Mitochondrial sequences show diverse evolutionary histories of African hominoids

Bibliographic Collection: 
CARTA-Inspired Publication
Publication Type: Journal Article
Authors: Gagneux, P.; Wills, C.; Gerloff, U.; Tautz, D.; Morin, P. A.; Boesch, C.; Fruth, B.; Hohmann, G.; Ryder, O. A.; Woodruff, D. S.
Year of Publication: 1999
Journal: Proc Natl Acad Sci U S A
Volume: 96
Edition: 1999/04/29
Number: 9
Pagination: 5077-82
Date Published: Apr 27
Type of Article: Research Support, Non-U.S. Gov'tResearch Support, U.S. Gov't, Non-P.H.S.Research Support, U.S. Gov't, P.H.S.
Publication Language: eng
ISBN Number: 0027-8424 (Print)0027-84
Keywords: *Evolution, Animals, DNA, Genetic Variation, Hominidae/*genetics, Humans, Mitochondrial/*genetics, Molecular, Molecular Sequence Data, Phylogeny

Phylogenetic trees for the four extant species of African hominoids are presented, based on mtDNA control region-1 sequences from 1,158 unique haplotypes. We include 83 new haplotypes of western chimpanzees and bonobos. Phylogenetic analysis of this enlarged database, which takes intraspecific geographic variability into account, reveals different patterns of evolution among species and great heterogeneity in species-level variation. Several chimpanzee and bonobo clades (and even single social groups) have retained substantially more mitochondrial variation than is seen in the entire human species. Among the 811 human haplotypes, those that branch off early are predominantly but not exclusively African. Neighbor joining trees provide strong evidence that eastern chimpanzee and human clades have experienced reduced effective population sizes, the latter apparently since the Homo sapiens-neanderthalensis split. Application of topiary pruning resolves ambiguities in the phylogenetic tree that are attributable to homoplasies in the data set. The diverse patterns of mtDNA sequence variation seen in today's hominoid taxa probably reflect historical differences in ecological plasticity, female-biased dispersal, range fragmentation over differing periods of time, and competition among social groups. These results are relevant to the origin of zoonotic diseases, including HIV-1, and call into question some aspects of the current taxonomic treatment and conservation management of gorillas and chimpanzees.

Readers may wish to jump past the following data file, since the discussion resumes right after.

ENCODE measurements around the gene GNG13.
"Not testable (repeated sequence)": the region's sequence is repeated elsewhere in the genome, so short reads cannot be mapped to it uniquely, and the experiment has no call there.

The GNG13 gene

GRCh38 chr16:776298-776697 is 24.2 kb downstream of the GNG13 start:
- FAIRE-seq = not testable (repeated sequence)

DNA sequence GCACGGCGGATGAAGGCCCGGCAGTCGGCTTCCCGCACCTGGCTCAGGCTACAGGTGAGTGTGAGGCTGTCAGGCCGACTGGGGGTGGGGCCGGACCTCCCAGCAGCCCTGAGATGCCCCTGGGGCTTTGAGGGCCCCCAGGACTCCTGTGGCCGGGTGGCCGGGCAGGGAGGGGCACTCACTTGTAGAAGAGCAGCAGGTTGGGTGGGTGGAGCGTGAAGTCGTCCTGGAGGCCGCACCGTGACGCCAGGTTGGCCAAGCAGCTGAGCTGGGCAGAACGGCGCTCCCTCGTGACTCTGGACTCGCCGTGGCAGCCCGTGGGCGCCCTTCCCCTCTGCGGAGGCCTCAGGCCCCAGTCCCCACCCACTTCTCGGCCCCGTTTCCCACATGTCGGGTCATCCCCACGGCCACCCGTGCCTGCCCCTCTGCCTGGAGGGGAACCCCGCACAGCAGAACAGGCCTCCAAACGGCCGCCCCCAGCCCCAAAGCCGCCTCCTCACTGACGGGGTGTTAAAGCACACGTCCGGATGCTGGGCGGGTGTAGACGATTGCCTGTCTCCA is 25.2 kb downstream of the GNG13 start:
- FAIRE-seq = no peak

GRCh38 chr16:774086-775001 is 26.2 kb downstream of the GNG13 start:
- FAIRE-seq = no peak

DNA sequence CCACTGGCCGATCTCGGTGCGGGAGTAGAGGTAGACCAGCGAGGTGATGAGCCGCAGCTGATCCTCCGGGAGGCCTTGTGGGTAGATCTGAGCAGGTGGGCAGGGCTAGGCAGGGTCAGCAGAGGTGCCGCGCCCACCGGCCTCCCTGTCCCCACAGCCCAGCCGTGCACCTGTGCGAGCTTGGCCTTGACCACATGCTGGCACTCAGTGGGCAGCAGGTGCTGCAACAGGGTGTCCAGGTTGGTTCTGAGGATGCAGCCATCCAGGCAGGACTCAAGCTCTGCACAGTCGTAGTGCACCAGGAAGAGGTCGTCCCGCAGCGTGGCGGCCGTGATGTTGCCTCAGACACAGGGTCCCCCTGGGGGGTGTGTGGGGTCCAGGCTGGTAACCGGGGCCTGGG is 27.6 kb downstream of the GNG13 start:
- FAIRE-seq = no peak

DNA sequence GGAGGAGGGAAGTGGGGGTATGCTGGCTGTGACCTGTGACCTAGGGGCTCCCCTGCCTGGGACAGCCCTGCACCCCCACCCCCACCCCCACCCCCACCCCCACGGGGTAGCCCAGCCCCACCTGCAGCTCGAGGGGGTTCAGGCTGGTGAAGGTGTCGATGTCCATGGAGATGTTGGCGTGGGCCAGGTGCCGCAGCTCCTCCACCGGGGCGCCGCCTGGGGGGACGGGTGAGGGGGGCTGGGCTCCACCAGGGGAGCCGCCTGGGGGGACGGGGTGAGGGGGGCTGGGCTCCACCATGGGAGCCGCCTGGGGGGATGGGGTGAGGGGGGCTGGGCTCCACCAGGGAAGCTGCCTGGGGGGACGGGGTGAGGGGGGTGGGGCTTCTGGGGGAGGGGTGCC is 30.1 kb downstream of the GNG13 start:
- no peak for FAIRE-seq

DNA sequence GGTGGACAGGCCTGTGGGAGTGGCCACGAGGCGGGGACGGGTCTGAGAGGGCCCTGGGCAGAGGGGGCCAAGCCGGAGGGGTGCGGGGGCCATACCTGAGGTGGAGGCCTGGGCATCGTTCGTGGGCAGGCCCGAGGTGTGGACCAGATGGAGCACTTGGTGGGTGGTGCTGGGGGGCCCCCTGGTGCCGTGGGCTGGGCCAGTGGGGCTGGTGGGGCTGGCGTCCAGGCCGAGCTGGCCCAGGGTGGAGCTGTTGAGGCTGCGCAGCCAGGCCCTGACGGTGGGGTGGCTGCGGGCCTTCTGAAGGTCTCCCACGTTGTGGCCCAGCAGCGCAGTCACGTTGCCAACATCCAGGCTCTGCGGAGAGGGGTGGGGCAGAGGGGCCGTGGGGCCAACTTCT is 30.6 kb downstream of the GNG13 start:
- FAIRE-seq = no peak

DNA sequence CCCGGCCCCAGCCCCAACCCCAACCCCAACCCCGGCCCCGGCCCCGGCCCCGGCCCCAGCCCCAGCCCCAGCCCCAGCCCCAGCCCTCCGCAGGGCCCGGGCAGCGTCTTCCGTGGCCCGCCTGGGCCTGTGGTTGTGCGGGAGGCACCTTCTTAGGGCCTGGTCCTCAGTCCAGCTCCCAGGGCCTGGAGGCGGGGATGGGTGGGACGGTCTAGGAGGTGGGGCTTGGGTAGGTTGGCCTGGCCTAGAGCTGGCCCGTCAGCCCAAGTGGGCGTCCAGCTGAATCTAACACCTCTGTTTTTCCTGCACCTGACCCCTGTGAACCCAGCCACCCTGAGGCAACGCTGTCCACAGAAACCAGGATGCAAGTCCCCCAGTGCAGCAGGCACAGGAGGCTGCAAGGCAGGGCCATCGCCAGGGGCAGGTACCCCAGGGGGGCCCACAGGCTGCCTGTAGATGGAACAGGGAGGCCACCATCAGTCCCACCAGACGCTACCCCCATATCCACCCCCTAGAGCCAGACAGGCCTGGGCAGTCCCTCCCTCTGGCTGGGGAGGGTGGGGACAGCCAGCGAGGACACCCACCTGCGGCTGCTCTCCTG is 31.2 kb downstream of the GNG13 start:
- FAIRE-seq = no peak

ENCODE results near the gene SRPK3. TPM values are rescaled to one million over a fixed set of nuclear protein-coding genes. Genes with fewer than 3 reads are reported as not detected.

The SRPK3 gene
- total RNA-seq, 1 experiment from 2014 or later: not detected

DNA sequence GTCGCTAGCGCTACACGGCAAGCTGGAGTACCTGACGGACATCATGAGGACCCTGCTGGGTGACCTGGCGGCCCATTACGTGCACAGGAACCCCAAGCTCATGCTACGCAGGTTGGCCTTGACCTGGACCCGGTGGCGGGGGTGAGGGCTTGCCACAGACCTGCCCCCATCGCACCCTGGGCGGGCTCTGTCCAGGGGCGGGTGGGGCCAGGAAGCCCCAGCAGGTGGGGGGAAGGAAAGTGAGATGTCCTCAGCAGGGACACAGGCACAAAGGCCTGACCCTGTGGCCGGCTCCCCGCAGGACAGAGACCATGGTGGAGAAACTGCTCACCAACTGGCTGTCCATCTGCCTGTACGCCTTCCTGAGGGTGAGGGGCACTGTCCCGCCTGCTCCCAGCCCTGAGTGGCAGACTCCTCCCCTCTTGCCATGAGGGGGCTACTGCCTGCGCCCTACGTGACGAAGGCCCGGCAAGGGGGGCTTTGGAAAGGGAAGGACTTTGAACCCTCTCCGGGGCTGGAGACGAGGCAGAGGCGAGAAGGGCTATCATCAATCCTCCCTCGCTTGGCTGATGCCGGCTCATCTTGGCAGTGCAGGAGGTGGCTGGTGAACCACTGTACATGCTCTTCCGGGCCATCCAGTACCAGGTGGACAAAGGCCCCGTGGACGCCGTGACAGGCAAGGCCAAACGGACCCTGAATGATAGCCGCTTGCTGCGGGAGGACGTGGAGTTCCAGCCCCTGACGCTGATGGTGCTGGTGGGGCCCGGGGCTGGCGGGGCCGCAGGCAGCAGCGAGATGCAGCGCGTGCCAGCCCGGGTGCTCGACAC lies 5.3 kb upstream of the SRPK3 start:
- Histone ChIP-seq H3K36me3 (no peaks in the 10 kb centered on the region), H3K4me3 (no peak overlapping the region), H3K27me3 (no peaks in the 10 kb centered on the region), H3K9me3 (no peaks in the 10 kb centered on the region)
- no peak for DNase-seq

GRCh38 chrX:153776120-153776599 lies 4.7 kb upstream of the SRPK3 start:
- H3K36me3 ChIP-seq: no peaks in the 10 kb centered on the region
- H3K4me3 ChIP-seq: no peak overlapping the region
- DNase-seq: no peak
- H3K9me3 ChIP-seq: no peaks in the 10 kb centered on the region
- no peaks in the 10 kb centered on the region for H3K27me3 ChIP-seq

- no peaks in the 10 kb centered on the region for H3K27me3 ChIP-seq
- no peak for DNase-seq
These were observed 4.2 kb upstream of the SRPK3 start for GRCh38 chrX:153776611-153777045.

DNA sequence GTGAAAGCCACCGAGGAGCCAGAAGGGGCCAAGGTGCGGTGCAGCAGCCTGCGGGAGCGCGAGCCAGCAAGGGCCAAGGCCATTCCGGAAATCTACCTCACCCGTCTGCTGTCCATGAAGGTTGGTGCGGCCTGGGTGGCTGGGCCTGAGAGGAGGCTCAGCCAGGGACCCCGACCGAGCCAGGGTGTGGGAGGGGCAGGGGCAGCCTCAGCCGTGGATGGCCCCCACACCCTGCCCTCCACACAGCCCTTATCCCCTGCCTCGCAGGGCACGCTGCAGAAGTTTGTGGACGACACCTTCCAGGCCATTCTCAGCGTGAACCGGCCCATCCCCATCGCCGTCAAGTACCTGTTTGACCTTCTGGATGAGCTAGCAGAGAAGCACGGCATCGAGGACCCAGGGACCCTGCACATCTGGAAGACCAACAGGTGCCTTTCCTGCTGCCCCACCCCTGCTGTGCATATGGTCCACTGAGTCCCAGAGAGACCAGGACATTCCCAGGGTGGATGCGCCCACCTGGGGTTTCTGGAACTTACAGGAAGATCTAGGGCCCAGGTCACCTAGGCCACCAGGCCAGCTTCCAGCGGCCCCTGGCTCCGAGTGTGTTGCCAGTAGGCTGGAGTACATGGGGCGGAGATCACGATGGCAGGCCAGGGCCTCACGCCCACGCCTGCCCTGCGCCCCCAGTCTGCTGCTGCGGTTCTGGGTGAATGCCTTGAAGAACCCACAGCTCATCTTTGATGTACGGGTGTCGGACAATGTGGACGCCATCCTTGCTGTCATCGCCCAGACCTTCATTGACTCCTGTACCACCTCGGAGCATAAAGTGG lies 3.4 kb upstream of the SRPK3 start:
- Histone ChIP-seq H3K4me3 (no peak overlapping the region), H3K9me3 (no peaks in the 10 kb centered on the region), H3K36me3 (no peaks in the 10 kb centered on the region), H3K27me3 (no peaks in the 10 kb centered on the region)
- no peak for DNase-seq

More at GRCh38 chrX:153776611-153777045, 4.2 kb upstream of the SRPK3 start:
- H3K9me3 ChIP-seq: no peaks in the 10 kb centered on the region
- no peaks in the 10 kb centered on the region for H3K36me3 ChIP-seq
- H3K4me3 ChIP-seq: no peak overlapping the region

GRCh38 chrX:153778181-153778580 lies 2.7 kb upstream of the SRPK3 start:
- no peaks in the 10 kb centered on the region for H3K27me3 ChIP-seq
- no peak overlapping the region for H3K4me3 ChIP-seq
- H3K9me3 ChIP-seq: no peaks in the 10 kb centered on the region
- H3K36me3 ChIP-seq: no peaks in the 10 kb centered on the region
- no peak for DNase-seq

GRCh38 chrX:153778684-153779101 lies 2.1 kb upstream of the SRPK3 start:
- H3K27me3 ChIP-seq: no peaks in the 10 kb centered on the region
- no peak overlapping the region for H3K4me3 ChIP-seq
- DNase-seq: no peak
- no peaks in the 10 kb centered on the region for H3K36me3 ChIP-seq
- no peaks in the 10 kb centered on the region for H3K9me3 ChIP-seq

Proc Natl Acad Sci U S A. 1999 Apr 27;96(9):5077-82.

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Alternate Journal: Proceedings of the National Academy of Sciences of the United States of America
Author Address:

Department of Biology and Center for Molecular Genetics, University of California at San Diego, La Jolla, CA 92093-0116, USA.